An article in The Times of India yesterday highlighted a study which talks about a rapid increase of non-communicable diseases (NCDs) among poor people. This study states what is already becoming well know- that now NCDs are no longer a rich man’s disease and also what this implies for India.
Health experts say the causes for a rise in lifestyle ailments — diabetes, hypertension and heart disease — amongst the poor are more or less similar to those affecting the rich and middle-class, but in a different context. “Majority of people from the economically weaker sections eat junk food. Most of it is cooked in unhygienic conditions, but easily accessible and affordable. However, after a point of time, it leads to chronic heart ailments,” Dr. Deep Goel, director, bariatric surgery, BLK Super Speciality Hospital, said.”Most of these people consume more of carbohydrates, are obese but malnourished, and always deprived of key nutrients. In the past 10 years, cases of heart ailments in the economically weaker sections has almost doubled,” he added.
Researchers from PHFI, Imperial College London, Harvard University, Stanford University, Oxford University and London School of Hygiene and Tropical Medicine conducted a study and pointed that majority of the NCDs are largely prevalent among the poor.They studied the WHO’s data of 12,0000 individuals from six states which reported on five NCDs – angina, hypertension, chronic lung diseases and asthma, vision problems and depression. The study pointed out that lifestyle diseases, largely prevalent among the economically weaker sections, are under-diagnosed or under-reported. According to PHFI, poor or delayed access to health care by poor further worsen their condition leading to premature death, disability and loss of income. There is an urgent need to make people from poor background understand the risk factors of NCDs.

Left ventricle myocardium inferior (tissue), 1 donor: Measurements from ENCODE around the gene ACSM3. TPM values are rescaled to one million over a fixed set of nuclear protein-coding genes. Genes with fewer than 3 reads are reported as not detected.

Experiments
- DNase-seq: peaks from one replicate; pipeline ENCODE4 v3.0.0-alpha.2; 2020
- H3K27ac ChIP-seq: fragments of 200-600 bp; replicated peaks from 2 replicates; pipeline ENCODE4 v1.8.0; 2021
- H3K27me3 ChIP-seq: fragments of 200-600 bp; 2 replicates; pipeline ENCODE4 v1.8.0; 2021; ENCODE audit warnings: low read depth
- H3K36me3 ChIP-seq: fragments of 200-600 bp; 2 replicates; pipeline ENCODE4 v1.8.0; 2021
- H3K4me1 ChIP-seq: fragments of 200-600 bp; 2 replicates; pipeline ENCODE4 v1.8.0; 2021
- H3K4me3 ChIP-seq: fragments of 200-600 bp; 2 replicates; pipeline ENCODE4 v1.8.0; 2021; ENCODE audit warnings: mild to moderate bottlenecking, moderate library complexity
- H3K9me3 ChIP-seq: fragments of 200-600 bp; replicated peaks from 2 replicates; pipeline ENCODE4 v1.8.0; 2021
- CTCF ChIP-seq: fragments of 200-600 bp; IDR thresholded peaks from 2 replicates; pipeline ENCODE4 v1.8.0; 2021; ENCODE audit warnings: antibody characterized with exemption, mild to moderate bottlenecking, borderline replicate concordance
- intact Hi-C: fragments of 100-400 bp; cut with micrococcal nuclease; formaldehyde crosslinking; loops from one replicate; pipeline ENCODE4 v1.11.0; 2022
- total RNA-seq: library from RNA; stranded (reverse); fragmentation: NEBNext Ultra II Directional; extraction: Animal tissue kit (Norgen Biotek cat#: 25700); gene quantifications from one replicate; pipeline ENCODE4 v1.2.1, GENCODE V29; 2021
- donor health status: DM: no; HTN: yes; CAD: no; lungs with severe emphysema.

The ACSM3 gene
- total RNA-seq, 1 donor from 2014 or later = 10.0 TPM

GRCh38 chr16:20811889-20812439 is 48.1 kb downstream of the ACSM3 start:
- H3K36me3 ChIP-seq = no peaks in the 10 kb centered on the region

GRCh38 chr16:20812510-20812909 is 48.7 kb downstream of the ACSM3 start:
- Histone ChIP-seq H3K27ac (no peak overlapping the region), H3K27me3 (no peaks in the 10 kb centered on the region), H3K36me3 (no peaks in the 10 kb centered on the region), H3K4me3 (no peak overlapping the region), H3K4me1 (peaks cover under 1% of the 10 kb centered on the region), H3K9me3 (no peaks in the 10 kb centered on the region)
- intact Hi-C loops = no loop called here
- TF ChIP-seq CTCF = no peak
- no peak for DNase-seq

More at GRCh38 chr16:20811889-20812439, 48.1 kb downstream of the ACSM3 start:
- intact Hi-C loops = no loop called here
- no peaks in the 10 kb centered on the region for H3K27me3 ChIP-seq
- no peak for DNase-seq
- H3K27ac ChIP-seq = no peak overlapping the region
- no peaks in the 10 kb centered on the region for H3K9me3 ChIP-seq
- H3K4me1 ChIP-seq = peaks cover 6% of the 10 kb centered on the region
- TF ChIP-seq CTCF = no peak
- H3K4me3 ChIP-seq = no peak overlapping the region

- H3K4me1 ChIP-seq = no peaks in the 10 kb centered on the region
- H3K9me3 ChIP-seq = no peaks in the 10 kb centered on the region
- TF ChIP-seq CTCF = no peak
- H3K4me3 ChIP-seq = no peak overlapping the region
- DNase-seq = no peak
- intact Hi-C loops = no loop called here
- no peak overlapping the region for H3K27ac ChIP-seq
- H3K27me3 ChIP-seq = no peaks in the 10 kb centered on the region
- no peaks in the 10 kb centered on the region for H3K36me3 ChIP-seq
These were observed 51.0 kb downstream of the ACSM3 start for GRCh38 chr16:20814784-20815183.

The study also indicated that rates of NCDs are projected to increase dramatically in India and other low-and-middle income countries over the next two decades. The study projected millions of deaths and huge loss of national income due to lost production and health care costs.
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This study was also mentioned in Business Standard.